Many people are familiar with the film adaptation of J.R.R. Tolkien's Middle Earth in the Peter Jackson Lord of the Rings movies. Have you ever read the books? At IHS we have a number of Tolkien-nerds, fans of the series and beyond.
If you've watched the movies, you know that the first film begins with Bilbo's birthday party. If you've ever read the books, you know that they start with what feels like a thousand pages of details about Bilbo's birthday party. In Tolkien's world, hobbits have a strange practice for birthday celebrations. Instead of friends throwing a birthday party for a hobbit, on their birthday each hobbit throws a huge party for all their friends, families, loved ones, and community. Think of how many parties a hobbit must experience every year, how many celebrations of loved ones, feasts, dances, gifts, and cake! I think Tolkien gives so much space to this in his book because he wants us to think about what a community would be like if it centered around so much more celebration.
Jesus wants us to consider something similar. In Luke 15 he tells the famous parable of the Prodigal Son. A rich man has two sons, and one of them takes his inheritance, leaves, and squanders it on what he thinks will be a celebration of life: imagine a first century Las Vegas, or something. But he ends up in the pig slop, eating what the pigs eat, destitute. He decides to go home, even though he thinks he'll end up a slave in his father's household. When he gets home, of course, the father runs out to meet him and then throws him a true party, a true feast, a celebration that is about more than just enjoying a fatted calf, it is about new life and reconciliation.
Jesus is showing us that God's kingdom is like that feast. God's kingdom is about so much more: more food, more wine, more feasting, more music, more dancing, more gifts, more friends, more family, more celebration of what makes life amazing and full of joy and wonder. It is this celebration that Christian worship is meant to be. Christian worship is meant to be like the hobbit birthday party! Because the truth of Jesus' parable is that we are all the prodigal son. We are all waste deep in the pig-slop of our own greed, selfishness, envy, and pride, waste deep in the pig-slop of the world's economy, power, injustice, oppression, sickness, sin, and death. We've all been called home by our Father. In 2 Corinthians, Paul tells us what Jesus and God's work are all about when he says,
in Christ God was reconciling the world to himself, not counting their trespasses against them
You could say that is the summation of the Gospel. God didn't reconcile himself to the world, he reconciled the world to himself. He didn't count the pig-slop against us. He didn't hold our feet to the fire for leaving home and wandering away. He called us home and threw a party, a party of reconciliation, the feast of the marriage supper of the Lamb. Paul starts this passage by saying,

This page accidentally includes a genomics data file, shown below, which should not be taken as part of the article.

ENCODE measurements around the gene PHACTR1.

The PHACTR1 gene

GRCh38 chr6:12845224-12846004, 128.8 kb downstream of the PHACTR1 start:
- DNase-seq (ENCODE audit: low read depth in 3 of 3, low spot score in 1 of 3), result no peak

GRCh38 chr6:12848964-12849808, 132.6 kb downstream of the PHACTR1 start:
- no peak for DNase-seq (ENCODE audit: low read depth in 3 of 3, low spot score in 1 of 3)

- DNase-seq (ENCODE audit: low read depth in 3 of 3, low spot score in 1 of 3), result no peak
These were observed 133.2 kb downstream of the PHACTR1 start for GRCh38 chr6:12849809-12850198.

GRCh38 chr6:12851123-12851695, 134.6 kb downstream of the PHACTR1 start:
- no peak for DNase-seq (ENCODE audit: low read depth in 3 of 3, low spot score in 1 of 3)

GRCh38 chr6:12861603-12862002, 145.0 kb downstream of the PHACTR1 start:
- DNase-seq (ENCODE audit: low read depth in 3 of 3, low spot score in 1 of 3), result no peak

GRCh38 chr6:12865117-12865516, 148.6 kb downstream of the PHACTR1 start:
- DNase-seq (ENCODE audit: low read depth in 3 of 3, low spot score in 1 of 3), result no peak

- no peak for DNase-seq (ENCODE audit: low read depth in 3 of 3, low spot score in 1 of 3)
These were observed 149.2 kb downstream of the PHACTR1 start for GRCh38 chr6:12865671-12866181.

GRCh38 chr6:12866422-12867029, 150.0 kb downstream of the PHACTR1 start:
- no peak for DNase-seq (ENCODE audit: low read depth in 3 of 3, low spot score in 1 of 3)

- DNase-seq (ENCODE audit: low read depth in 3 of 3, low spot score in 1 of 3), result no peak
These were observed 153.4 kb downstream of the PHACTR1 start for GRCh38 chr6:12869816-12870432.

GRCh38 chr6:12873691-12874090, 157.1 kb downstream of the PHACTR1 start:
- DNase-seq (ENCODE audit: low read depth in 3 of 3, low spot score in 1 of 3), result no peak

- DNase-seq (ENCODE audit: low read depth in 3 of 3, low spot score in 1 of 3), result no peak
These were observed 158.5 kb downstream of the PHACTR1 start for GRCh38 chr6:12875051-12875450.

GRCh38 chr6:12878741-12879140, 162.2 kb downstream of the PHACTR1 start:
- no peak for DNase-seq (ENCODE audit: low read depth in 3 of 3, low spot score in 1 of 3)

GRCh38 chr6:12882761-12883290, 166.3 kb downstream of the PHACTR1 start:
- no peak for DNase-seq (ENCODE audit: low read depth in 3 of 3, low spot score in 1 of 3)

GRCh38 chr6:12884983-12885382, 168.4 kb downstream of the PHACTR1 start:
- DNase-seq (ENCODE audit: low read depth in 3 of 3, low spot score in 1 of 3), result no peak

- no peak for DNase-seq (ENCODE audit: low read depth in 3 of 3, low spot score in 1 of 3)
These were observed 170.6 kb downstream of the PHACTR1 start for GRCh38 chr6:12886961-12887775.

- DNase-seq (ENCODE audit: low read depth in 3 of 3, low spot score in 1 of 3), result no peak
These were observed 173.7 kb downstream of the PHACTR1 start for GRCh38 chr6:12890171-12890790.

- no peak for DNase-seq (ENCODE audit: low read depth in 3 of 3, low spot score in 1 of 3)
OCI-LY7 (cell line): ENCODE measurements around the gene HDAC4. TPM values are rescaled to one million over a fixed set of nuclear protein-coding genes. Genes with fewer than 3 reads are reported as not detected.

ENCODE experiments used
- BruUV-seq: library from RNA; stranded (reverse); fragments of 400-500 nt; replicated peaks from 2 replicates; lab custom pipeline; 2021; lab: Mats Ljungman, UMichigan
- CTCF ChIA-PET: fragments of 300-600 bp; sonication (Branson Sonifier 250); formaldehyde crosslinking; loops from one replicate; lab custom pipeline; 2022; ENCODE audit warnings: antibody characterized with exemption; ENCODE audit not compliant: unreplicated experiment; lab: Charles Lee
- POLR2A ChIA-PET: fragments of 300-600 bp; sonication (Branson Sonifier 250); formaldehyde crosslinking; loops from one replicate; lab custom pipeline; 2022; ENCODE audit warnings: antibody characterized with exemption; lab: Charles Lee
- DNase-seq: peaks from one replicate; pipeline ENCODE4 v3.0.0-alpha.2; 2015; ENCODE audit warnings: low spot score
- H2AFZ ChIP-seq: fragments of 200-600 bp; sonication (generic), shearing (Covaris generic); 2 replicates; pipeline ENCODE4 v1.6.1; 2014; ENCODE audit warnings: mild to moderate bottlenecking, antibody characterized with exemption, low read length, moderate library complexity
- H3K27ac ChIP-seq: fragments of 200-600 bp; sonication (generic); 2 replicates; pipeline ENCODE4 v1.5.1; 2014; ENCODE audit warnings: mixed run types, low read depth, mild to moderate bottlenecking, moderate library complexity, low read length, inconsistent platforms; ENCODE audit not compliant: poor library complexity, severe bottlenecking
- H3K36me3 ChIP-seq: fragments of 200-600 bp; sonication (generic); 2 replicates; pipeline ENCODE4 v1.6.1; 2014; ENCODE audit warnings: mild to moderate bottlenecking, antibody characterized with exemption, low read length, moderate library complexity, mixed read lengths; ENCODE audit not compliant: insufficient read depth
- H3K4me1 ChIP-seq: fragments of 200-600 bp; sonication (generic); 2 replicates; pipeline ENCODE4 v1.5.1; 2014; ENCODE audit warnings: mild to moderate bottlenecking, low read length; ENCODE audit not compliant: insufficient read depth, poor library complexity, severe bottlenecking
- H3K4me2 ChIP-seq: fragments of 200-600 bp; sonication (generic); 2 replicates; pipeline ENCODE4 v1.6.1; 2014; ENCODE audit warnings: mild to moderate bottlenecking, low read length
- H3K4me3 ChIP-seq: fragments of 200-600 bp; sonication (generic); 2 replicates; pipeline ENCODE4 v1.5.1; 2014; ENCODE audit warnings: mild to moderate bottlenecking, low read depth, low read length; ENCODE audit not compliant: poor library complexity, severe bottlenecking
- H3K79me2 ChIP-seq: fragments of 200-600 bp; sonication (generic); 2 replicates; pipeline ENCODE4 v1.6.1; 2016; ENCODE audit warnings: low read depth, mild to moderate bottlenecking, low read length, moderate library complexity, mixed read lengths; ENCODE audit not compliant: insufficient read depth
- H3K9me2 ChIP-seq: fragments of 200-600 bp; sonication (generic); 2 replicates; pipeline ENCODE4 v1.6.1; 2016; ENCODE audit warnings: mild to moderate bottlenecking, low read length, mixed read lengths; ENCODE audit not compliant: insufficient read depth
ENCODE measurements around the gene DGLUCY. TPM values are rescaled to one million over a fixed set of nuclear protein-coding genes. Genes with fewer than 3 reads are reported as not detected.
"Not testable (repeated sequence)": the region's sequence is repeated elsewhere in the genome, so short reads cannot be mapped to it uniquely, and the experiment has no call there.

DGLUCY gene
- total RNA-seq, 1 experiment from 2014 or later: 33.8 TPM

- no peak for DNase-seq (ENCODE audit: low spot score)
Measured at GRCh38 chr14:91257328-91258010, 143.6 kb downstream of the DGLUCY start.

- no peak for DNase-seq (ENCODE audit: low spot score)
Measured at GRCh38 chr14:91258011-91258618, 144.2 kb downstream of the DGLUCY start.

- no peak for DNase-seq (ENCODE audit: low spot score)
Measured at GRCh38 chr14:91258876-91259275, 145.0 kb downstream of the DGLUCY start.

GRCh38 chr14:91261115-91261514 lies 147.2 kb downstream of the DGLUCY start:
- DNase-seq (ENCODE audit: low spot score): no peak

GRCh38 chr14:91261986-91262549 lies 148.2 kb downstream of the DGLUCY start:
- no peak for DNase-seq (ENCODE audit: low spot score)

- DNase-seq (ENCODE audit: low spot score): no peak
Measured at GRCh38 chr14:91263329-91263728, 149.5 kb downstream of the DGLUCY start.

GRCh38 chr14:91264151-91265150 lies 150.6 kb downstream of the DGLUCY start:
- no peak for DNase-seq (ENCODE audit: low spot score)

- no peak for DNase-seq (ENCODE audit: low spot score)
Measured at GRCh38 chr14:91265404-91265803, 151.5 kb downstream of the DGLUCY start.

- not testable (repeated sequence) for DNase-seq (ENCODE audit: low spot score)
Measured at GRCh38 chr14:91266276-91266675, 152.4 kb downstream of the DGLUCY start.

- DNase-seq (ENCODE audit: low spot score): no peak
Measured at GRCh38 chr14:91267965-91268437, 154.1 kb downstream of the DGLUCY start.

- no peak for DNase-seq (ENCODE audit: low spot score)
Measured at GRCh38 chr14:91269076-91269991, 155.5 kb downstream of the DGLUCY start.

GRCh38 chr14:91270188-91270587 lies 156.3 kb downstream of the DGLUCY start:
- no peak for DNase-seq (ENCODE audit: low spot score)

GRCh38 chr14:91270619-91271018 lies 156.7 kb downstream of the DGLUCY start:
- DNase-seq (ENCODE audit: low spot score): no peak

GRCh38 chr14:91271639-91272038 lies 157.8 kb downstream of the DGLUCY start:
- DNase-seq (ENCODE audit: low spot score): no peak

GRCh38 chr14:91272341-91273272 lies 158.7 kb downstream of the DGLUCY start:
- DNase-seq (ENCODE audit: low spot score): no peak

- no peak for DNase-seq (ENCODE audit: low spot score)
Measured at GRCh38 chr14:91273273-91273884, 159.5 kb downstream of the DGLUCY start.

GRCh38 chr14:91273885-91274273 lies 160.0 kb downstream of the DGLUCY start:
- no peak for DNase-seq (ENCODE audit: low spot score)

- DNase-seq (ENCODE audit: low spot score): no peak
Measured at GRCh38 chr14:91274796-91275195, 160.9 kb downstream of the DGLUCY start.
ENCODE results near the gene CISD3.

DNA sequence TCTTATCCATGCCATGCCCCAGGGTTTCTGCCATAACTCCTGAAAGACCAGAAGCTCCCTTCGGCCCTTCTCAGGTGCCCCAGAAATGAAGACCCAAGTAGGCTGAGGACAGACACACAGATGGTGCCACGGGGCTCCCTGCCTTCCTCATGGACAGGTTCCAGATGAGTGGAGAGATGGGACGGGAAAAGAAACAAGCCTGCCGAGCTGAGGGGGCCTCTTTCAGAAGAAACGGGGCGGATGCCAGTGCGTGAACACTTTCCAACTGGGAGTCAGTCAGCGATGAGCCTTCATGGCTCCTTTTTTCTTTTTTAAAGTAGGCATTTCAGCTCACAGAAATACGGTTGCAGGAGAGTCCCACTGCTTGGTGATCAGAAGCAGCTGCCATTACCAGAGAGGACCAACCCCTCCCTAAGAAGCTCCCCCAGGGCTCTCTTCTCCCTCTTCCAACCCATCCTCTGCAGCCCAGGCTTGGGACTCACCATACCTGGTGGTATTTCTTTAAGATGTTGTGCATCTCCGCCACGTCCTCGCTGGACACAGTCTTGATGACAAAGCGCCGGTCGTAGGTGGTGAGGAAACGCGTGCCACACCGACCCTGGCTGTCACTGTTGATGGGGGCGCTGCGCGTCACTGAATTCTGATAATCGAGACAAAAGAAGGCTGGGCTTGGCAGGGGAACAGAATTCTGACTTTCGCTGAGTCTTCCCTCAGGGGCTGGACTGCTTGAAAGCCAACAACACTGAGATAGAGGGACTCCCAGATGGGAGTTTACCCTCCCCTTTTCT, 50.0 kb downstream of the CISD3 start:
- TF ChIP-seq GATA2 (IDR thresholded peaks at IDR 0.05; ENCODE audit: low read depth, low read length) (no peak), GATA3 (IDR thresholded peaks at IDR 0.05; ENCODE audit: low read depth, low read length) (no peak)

From now on, therefore, we regard no one from a human point of view; even though we once knew Christ from a human point of view, we know him no longer in that way. So if anyone is in Christ, there is a new creation: everything old has passed away; see, everything has become new!
If anyone is in Christ, then there is a new creation! What a tremendously bold claim. If any one person is in Christ, there is a new creation. How can we possibly regard anyone from a human point of view any longer? Christian worship is about gathering around the table of God's love and reconciliation together and feasting on that bounty. And that Christian worship should also change our perspective, so that we no longer see the world from a human point of view but with fresh eyes of the new creation.
The next step in the Way of Love is Worship. Watch this video on the spiritual practice of worship.
Are you ready to commit yourself to gathering in worship with other Christians?
If you already are someone who is committed to worship in the gathering of Christians, are you ready to commit yourself to letting it truly change you? Are you ready to see worship be like one of those hobbit birthday parties, or the party that the Father throws for the Prodigal Son? Is our worship on Sunday a party? Who is it for? Does it give life? If it is just for us, then what does that say about all of the other prodigal sons and daughters out there, who need to be called home?
Going on in 2 Corinthians Paul says,
in Christ God was reconciling the world to himself, not counting their trespasses against them, and entrusting the message of reconciliation to us. So we are ambassadors for Christ, since God is making his appeal through us"
We are not just the Prodigal Sons and Daughters. We are also at times the second, jealous son, wondering why the other son gets to have the party. But we are called to be ambassadors, we are called to go out and call home the prodigal children of God. Like the hobbits, we should throw a grand feast not for us, but for everyone else out there, those we love, and those we have yet to love or meet. Our worship should be a table set for the stranger, drawing them to God's love, calling them home. What it would look like if our Sunday worship was set that way?